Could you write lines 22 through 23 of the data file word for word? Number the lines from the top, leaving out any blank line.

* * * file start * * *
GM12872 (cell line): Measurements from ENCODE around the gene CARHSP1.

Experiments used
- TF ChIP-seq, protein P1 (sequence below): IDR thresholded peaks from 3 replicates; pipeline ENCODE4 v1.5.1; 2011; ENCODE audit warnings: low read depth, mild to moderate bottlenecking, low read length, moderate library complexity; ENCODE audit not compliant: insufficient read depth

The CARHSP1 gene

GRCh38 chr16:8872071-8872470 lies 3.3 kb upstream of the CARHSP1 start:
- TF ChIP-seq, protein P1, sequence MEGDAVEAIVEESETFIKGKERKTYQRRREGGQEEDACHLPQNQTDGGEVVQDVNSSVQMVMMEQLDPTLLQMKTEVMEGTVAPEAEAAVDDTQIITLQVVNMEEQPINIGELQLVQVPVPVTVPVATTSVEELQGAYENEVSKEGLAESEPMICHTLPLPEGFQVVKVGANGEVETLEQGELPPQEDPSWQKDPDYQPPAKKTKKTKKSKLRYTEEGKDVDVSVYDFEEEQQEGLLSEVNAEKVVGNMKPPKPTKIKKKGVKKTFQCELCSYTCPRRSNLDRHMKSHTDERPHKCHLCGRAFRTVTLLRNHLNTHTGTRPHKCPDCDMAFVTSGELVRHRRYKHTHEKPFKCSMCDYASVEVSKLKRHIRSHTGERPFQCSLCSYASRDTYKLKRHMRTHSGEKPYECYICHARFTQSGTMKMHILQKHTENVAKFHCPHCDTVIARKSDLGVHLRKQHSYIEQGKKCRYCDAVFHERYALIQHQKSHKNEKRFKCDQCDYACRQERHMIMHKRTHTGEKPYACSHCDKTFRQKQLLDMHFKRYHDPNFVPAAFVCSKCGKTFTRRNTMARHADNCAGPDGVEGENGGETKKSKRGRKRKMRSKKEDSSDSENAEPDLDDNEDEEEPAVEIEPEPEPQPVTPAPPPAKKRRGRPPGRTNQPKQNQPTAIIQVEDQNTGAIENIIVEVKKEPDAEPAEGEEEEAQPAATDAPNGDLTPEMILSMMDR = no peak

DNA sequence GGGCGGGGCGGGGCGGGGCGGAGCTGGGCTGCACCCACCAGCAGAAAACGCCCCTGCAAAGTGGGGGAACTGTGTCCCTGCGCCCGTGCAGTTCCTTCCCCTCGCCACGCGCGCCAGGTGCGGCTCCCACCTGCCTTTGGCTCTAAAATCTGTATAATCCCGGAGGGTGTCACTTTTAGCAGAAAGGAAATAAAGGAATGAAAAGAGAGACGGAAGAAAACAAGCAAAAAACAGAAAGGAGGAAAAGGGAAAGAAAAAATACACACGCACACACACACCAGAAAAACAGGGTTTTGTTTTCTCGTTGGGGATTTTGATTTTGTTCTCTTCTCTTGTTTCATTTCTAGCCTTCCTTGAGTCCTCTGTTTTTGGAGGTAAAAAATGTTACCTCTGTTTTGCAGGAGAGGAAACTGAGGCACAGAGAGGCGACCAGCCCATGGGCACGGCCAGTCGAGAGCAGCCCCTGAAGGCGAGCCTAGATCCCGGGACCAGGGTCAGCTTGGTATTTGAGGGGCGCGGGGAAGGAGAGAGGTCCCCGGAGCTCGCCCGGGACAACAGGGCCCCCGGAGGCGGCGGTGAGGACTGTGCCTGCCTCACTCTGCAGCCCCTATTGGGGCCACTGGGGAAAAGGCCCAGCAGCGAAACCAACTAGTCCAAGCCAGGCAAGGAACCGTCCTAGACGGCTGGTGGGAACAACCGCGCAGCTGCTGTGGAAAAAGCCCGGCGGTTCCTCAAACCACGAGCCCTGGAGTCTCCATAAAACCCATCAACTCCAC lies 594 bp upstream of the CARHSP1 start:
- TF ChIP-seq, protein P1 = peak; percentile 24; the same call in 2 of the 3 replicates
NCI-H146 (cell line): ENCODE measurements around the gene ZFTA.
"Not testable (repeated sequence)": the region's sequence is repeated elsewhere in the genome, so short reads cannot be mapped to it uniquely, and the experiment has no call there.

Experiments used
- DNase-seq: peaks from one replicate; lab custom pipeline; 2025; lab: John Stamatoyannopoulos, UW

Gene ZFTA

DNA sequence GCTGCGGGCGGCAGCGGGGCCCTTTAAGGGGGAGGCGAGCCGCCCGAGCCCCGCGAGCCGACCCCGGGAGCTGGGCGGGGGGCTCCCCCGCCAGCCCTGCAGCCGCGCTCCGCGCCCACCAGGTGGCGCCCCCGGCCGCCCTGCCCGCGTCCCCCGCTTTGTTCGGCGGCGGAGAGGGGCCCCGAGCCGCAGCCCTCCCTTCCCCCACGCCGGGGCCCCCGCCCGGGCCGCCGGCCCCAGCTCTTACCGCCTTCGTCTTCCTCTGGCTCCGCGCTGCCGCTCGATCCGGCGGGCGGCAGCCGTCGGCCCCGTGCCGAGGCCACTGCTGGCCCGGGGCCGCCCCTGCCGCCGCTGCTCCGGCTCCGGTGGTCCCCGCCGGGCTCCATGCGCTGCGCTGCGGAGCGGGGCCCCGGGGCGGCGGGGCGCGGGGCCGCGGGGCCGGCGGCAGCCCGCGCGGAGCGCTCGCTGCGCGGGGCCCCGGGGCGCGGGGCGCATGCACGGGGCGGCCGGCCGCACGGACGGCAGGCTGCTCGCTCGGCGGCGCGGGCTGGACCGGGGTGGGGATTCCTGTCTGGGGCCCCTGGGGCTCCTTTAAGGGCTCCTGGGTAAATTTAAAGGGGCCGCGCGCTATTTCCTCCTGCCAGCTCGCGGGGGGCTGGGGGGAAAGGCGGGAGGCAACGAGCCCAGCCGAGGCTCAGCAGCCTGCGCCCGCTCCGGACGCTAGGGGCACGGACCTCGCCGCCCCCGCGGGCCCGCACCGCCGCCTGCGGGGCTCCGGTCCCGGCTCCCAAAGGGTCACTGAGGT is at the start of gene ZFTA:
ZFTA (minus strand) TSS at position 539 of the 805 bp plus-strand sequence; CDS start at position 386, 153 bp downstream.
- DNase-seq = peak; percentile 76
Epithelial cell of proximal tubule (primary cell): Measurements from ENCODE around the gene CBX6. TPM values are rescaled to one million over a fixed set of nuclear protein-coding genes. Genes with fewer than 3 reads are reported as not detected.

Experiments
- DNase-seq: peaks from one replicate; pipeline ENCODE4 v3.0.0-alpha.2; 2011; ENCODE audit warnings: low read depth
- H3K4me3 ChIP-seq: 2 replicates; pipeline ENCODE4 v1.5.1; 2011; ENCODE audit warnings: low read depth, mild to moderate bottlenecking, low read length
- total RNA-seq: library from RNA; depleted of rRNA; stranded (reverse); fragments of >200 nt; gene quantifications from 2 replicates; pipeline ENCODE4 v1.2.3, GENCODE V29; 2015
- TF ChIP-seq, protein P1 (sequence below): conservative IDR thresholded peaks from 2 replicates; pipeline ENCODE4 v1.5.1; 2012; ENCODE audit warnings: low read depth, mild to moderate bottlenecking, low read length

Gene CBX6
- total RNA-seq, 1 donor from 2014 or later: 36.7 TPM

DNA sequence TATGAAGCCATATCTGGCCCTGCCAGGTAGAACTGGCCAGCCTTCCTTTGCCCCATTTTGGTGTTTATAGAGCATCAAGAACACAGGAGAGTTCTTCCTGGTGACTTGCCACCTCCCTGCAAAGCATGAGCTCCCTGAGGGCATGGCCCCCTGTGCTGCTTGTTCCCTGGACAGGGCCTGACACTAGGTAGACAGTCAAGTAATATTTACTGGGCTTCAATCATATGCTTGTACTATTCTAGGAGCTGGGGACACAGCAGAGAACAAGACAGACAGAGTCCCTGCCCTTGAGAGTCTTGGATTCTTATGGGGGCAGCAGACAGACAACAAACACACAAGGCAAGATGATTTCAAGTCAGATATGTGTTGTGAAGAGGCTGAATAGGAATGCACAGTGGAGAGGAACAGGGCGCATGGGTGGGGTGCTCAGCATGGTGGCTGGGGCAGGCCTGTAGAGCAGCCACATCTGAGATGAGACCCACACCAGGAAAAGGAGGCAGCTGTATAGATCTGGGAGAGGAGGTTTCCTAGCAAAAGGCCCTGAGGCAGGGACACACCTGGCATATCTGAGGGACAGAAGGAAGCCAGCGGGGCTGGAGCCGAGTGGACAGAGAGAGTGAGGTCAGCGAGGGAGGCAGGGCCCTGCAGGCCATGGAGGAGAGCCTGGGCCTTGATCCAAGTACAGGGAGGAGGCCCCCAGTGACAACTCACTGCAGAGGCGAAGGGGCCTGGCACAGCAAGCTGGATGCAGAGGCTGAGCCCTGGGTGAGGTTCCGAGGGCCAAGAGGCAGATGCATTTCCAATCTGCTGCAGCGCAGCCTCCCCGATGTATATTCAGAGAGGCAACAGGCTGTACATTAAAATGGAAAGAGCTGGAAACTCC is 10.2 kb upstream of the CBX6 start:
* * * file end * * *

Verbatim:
- TF ChIP-seq, protein P1 (sequence below): conservative IDR thresholded peaks from 2 replicates; pipeline ENCODE4 v1.5.1; 2012; ENCODE audit warnings: low read depth, mild to moderate bottlenecking, low read length

Gene CBX6